Saturday, February 11, 2012

Recreating the Village


It seems like whenever we women begin to talk about monthly cycles, the old time menstrual hut is often mentioned.  Throughout history, cultures have had various traditions in dealing with a woman's monthly cycle.  Some women were not able to participate in religious  activities during their menses and others were sent to stay in a separate shelter during that time.  In Hawai'i, this was called, Hale Pe'a.  The women were allowed to have a break, being served food and water by the older women of the village.  Men weren't allowed to interact with them.  They were free to weave and babies were often left with another lactating woman in the village to nurse.  

Always, somewhere in the conversation regarding these huts, I lament with my friends about how sad it is that things aren't like they used to be.  Why can't we take a break when we have our periods and let the family wait on us, coming out of that week relaxed and even having accomplished some sort of quiet work that requires no interruption?  Is that how younger women managed to weave cloth, baskets, and spin yarn?  Why can't we go back to the days of the village?

How has modern American society come so far from traditions held dearly for thousands of years?  I think it traces back to the way our country was founded.  People came to the North American colonies for a fresh start, free from many old ways that had somehow become law.  By nature, many settlers were rebels and independent thinkers, like a teenager or a toddler trying to understand their place as a person on this planet.  Villages meant old ways: a new wild country meant freedom and new ways.  The hard part was that in creating new ways, the wisdom hidden in the old ways was lost.

The nuclear family model of society seems to have been in part formed by the vastness of this new world. People moved to this continent alone, moved into cities alone and moved west alone.  Villages based on country of origin began to form within the cities.  People seem to have an inherent need for the support of of a community of people connected by some sort of common bond, with a variety of ages, skill sets and personality types to support one another.

I started thinking about social interaction in our current society.  I think everything we do is really just trying to get back to the old time village.  My husband loves to interact with fellow computer nerds on Google +.  He calls his buddies on the cell phone when he wants to chat.  I network with friends in a vast support web woven by texting, social media, phone calls, play dates for both mom and kids, church, 4H, sports and our homeschool co-op group.  There are game nights and "get something done nights" hosted by a friend and by me.  There are women's retreats and prayer group times.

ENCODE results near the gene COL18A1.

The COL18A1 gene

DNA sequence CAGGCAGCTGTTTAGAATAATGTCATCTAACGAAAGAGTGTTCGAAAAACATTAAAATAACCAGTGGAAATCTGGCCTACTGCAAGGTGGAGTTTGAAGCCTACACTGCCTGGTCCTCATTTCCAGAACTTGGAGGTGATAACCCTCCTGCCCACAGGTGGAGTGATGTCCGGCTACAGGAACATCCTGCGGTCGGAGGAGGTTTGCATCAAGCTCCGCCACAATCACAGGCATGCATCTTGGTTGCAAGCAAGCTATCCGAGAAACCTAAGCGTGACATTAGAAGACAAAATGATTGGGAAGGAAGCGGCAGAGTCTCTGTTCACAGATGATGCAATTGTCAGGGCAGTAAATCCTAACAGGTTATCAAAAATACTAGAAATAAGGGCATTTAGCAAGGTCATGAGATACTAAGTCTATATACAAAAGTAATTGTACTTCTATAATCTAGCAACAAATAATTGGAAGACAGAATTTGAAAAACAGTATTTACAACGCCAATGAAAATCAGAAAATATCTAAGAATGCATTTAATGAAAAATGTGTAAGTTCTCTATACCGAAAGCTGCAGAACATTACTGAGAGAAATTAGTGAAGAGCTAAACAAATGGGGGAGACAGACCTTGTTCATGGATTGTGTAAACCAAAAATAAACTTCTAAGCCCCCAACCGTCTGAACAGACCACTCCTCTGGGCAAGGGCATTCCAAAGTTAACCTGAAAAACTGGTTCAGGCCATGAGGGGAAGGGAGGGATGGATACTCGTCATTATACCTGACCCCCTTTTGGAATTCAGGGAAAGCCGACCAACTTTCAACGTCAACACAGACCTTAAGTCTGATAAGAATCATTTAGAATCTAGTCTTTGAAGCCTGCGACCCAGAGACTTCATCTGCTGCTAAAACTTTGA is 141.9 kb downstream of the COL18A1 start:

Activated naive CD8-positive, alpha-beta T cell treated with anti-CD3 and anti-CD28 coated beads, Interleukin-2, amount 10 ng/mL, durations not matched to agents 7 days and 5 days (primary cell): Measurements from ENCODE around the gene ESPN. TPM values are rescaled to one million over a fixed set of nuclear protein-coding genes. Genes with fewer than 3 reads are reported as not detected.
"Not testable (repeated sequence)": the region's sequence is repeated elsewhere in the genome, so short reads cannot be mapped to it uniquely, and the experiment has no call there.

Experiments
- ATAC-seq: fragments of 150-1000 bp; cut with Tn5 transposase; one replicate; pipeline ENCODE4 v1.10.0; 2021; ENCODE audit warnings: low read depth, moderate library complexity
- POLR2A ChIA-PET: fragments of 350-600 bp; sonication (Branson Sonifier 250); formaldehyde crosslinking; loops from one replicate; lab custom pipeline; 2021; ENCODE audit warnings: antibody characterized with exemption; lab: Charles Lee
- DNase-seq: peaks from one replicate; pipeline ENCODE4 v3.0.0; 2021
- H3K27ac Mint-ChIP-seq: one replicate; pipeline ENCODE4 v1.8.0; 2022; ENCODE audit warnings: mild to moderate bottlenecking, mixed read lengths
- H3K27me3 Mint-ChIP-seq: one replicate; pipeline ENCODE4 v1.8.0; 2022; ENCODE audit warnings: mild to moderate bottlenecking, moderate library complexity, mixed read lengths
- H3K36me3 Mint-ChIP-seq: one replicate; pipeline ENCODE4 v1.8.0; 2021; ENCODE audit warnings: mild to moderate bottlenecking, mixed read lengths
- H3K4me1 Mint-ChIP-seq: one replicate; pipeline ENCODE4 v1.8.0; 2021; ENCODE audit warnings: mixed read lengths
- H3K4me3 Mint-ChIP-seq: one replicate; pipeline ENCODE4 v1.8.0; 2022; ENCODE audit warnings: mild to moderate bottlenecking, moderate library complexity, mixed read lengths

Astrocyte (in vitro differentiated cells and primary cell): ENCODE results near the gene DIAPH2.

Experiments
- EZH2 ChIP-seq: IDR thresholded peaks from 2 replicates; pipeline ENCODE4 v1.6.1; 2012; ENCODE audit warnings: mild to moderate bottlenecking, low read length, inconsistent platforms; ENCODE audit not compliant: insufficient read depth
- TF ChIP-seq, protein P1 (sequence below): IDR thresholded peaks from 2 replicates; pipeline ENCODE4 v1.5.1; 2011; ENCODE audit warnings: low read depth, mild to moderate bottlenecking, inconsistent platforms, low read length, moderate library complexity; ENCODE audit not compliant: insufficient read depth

We are created with the need for the village.  We can't live in beautiful pili grass huts by the ocean, taking a break and having our mother in law bring us food in a calabash.  But even if we don't have that old time Hale Pe'a, we can have a modern version of it.  When I text a friend saying that Aunt Flo has come to visit and I'm ready to cry, she commiserates with me.  She might offer to babysit, or better yet, offer chocolate.  My husband often sees this time coming before I do, and there's this supernatural communication that happens between us when I refuse to do anything and go straight to bed, no tucking of kids.  He knows it's his turn, and he's ok with it.  He knows there will be a happier wife the next morning.

I think it's important to build our own village.  Even if we can't live with our mom, or mother in law right next door.  Even if we didn't grow up here, have no family here, or don't feel the same as anyone here.  We can do it.  We can find older women to mentor us.  We can find people to mentor our fragile teenagers.  We can find friends who will hug us when we are broken and who will listen when we want to whine.  We can find the time to take a break from the insanity of our busy lives if we search for it.  There is time to do those quiet and restful activities.  There is time to spin yarn.  The village is all around us, we just need to see it, live in it, and make use of it.  Who is your village?  What does it look like to you?

1 comment:

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